My response to him?  Sky diving accidents are not costing our country $174 billion dollars per year.  Even skin cancer doesn’t hit that tally.  And it’s that dollar figure that causes me to lean into Mr. Bloomberg’s territory.

Let’s consider the tobacco industry as an analogy.  If you think about tobacco legislation, things got really serious at two key moments.  One was when we discovered that the tobacco companies knew their products were addictive and took steps to increase their addictiveness.  The other was when it was proven that the damage done by smoking was not limited to the smokers themselves, but also to those around them.  Once we knew with certainty that second-hand smoke was having an adverse effect on non-smokers we began taking things much more seriously.

Now, if I alone am obese, my obesity doesn’t affect your health.  It doesn’t give you Type 2 diabetes or hypertension.  It doesn’t raise your prescription costs or require you to have a foot amputated.  The immediate adverse effects of my own obesity lie with me alone (and perhaps loved ones in my life who must also deal with it).  But if 63% of Americans are overweight or obese, that does ultimately affect you.  When two thirds of Americans are overweight it affects patient volumes and wait times in emergency rooms.  It raises insurance premiums across the board.  It creates massive amounts of chronic disease that will burden our healthcare system for generations.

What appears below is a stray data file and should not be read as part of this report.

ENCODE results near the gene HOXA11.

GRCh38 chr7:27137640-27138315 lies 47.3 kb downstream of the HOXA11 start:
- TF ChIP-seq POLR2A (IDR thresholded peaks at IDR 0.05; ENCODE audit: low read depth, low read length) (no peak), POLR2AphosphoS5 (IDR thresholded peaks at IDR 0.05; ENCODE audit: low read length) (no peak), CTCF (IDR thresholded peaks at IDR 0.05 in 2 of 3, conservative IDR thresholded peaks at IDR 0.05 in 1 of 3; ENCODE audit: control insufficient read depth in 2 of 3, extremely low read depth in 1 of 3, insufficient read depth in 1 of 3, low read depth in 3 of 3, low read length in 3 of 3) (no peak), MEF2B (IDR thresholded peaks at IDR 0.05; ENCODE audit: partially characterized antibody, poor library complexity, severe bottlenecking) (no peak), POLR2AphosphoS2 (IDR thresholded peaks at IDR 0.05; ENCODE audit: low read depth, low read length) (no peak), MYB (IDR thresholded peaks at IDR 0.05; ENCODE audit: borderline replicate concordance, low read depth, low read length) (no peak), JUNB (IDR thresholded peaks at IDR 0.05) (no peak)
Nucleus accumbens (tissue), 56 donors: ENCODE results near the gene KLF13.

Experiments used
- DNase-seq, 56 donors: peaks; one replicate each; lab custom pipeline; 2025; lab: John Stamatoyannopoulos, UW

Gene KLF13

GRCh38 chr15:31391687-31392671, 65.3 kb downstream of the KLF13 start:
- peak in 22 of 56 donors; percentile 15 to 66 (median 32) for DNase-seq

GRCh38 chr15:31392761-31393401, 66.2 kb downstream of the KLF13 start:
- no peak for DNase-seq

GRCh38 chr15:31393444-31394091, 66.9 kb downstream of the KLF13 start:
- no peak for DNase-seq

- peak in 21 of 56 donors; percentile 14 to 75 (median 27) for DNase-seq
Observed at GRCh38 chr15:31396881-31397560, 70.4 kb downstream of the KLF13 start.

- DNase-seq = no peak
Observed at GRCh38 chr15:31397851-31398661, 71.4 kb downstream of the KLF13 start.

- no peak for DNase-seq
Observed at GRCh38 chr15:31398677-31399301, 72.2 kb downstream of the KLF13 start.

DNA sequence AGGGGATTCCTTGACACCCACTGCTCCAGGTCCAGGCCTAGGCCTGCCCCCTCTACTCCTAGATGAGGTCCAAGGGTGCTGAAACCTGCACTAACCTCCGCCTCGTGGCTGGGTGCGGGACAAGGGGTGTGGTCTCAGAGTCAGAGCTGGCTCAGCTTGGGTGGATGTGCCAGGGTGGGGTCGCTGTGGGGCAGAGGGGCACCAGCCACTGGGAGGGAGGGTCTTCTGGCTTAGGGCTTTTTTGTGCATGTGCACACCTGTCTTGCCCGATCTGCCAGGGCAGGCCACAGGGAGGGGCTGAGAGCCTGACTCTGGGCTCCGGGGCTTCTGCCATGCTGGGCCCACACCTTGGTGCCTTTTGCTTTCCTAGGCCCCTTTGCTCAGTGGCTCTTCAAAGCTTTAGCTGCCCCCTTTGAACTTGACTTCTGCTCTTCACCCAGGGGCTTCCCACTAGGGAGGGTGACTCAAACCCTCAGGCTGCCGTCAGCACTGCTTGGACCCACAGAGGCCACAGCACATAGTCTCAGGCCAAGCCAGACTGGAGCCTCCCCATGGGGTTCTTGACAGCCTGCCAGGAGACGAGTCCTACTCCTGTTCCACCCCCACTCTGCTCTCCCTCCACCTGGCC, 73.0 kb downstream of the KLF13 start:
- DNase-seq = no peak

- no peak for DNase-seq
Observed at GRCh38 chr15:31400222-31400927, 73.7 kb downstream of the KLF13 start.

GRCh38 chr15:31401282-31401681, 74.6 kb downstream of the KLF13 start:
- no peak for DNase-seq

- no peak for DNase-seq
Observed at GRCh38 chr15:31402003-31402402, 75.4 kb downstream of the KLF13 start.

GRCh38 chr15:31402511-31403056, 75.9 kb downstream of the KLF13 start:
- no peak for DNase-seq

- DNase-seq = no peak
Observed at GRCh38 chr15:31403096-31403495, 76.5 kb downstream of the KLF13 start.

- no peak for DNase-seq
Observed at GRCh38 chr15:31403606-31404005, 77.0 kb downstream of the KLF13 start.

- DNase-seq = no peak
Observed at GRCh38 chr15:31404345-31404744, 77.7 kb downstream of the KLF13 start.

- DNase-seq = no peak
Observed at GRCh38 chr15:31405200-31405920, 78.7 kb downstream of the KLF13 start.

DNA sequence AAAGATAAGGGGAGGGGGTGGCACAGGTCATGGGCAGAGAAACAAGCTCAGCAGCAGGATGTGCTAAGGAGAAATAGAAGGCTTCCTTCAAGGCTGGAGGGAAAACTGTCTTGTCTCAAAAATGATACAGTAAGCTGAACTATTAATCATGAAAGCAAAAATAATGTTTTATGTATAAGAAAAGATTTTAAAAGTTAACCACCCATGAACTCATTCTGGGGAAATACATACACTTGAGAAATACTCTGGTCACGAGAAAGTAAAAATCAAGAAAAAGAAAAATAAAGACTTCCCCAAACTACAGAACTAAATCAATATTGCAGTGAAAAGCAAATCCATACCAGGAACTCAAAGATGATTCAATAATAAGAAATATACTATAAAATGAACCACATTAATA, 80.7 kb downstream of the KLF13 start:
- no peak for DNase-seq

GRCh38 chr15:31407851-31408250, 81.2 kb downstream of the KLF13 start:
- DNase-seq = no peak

So while my obesity may not affect your health, it absolutely affects your life.  And this is what brings us to the conundrum of the soda ban.  That is, how much are we willing to allow our government to intervene in this issue?

In this vein, an LA Times editorial comments,

Almost everything government does restricts the freedom of the governed in some way. People tend to accept these limits without complaint when there’s a clear connection to public safety and civil order, or a clear benefit from the spending that’s proportionate to the cost. … The support weakens when the connection to public safety isn’t so clear or the benefits are more abstract. … [T]he public accepts some governmental intrusion into what people eat and drink. There is an assortment of restrictions on alcoholic beverages, including a minimum drinking age, drunk-driving laws and regulations governing when and where liquor may be advertised. There are food safety standards and nutritional mandates on school lunch programs. …  But telling the average person that he has to eat X or cannot eat Y goes a step further. It intrudes on personal decisions that consumers make with their own dollars that affect just their own bodies.”